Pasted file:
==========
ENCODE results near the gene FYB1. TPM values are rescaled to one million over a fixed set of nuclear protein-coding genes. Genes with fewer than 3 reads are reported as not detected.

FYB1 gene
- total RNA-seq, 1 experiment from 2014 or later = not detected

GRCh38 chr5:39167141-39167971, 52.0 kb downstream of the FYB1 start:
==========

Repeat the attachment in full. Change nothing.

ENCODE results near the gene FYB1. TPM values are rescaled to one million over a fixed set of nuclear protein-coding genes. Genes with fewer than 3 reads are reported as not detected.

FYB1 gene
- total RNA-seq, 1 experiment from 2014 or later = not detected

GRCh38 chr5:39167141-39167971, 52.0 kb downstream of the FYB1 start: